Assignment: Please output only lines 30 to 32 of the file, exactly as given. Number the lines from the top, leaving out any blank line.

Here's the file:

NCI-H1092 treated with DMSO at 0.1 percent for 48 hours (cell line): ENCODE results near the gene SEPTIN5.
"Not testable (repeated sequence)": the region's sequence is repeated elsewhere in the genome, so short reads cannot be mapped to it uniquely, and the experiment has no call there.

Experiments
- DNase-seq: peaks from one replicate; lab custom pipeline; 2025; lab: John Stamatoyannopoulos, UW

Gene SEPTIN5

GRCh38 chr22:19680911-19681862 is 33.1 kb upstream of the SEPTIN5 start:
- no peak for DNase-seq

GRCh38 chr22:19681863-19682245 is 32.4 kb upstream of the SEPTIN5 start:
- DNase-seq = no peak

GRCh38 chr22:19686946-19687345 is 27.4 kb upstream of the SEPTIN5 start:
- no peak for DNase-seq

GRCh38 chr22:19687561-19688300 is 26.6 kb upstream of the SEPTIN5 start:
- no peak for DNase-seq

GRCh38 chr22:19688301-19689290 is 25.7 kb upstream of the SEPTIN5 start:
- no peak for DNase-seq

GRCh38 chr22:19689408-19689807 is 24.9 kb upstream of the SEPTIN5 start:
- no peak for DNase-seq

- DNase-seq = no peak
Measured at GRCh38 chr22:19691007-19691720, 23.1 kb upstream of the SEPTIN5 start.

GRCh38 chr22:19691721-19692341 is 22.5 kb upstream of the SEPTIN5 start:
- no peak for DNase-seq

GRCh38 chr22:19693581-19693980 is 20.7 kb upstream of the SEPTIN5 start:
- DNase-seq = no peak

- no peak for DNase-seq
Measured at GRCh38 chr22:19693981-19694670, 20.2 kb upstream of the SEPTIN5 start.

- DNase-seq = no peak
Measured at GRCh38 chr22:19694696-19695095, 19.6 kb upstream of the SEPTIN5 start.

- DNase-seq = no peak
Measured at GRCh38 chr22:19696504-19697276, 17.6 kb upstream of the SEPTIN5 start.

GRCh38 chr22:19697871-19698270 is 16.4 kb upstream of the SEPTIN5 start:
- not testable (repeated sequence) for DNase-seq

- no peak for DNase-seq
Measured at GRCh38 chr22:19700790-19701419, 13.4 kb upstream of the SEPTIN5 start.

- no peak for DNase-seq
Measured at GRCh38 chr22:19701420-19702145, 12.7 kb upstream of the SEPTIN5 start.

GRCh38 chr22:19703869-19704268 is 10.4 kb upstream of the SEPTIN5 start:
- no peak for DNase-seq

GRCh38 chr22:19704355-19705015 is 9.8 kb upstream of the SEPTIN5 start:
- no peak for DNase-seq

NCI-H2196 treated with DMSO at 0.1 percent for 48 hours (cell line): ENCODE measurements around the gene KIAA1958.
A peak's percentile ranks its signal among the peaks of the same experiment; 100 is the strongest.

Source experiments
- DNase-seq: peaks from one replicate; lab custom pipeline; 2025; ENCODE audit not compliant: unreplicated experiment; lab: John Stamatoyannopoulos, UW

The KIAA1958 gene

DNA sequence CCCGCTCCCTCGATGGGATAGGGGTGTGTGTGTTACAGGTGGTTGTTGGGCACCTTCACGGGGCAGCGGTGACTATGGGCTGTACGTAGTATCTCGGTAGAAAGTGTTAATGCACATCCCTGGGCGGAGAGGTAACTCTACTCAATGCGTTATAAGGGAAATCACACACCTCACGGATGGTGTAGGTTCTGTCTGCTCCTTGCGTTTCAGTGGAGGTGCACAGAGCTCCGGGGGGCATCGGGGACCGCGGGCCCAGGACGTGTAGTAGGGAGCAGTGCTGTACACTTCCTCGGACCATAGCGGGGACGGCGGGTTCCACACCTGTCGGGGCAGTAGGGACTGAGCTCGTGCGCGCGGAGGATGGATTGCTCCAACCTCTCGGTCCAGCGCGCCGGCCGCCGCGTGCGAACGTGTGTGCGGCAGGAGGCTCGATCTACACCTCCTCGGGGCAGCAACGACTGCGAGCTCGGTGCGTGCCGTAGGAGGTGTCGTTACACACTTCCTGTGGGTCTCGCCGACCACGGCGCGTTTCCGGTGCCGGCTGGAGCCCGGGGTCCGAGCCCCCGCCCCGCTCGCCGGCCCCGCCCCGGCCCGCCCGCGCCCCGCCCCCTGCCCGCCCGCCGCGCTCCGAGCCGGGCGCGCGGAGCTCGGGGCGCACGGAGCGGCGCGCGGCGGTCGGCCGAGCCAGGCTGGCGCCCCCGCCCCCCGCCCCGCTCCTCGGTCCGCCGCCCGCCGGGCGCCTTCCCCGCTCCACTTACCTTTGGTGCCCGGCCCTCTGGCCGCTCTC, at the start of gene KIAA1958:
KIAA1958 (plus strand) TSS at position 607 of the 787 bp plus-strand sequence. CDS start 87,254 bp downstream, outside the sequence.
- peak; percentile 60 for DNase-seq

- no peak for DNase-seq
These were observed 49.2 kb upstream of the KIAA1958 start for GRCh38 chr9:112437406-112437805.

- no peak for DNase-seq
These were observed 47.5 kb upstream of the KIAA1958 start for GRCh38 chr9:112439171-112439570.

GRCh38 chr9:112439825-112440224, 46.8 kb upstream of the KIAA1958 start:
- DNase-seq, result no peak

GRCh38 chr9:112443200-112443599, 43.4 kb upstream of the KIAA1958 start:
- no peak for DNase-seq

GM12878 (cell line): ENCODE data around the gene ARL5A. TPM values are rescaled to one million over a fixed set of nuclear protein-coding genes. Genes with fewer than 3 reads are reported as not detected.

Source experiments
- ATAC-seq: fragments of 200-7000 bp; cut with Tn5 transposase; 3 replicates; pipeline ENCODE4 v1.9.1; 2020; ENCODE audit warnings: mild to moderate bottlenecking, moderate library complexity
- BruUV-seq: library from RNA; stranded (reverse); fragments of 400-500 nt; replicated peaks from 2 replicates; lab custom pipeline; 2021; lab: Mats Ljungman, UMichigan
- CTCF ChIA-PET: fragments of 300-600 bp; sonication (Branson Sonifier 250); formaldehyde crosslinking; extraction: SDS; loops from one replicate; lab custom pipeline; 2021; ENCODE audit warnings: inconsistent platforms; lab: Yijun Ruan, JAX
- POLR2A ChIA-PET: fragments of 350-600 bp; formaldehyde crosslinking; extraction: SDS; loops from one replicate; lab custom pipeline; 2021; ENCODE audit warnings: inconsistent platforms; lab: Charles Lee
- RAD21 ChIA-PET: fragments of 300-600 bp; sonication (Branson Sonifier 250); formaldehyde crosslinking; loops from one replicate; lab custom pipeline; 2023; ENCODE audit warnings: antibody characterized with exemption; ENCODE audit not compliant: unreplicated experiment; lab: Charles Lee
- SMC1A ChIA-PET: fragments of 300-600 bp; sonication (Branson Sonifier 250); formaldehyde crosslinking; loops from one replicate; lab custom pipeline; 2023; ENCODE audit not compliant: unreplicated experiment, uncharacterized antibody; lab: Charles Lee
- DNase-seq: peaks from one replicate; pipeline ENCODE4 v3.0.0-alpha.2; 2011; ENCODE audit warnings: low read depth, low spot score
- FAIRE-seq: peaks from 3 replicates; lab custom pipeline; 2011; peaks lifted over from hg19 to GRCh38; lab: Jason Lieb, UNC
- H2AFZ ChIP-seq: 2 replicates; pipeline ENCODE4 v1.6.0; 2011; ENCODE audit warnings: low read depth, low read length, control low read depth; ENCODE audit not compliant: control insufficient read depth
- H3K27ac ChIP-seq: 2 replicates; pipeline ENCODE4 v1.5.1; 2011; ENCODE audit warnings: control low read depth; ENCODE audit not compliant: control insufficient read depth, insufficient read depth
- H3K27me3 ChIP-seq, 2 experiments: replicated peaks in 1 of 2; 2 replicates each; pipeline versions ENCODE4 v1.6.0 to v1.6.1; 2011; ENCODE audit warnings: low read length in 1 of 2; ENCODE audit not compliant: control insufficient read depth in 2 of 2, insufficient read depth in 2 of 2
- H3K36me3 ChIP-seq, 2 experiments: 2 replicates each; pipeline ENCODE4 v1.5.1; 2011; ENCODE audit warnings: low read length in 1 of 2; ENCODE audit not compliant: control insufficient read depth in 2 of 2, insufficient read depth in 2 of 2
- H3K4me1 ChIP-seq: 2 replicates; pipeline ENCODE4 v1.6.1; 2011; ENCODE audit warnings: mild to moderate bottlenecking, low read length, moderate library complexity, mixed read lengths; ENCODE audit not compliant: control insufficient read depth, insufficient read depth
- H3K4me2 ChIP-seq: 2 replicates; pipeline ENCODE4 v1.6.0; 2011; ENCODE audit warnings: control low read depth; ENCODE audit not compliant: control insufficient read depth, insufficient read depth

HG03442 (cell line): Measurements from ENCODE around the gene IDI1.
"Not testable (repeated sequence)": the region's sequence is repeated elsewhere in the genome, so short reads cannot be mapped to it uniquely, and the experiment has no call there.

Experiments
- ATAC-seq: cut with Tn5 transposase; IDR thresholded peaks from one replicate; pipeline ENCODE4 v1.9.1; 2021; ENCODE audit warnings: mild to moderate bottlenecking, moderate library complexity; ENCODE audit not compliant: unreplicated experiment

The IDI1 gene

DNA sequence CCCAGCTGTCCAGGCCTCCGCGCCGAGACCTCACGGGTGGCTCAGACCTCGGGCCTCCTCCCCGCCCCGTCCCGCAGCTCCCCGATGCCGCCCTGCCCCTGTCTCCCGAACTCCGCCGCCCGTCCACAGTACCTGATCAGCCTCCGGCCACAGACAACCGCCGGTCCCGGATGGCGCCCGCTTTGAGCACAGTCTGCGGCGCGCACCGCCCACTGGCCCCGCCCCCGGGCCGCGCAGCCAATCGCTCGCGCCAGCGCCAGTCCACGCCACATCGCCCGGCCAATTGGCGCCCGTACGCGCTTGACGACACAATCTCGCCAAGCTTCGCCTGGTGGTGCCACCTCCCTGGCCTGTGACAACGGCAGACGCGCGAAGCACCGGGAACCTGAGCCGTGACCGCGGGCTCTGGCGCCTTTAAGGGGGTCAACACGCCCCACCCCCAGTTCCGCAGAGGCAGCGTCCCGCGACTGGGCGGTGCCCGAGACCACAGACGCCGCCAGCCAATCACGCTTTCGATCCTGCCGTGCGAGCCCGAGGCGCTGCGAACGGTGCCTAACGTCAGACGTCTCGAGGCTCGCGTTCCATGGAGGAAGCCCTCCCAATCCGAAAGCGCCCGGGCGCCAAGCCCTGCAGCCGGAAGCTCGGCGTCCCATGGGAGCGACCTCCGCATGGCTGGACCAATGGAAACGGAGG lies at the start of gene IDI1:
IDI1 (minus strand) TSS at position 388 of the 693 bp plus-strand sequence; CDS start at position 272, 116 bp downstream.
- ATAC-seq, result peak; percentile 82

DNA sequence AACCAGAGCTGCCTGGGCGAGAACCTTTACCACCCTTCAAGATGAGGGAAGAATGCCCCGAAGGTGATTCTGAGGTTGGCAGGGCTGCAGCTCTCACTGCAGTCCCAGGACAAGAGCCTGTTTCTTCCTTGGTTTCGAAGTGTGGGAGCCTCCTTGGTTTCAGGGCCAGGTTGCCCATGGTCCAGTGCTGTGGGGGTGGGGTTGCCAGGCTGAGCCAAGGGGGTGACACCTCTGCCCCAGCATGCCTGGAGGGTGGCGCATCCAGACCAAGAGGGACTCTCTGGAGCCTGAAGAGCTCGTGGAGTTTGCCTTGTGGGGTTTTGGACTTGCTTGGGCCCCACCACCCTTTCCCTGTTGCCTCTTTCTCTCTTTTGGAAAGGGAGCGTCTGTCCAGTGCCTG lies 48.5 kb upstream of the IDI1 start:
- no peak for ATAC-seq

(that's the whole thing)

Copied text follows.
GRCh38 chr22:19697871-19698270 is 16.4 kb upstream of the SEPTIN5 start:
- not testable (repeated sequence) for DNase-seq

- no peak for DNase-seq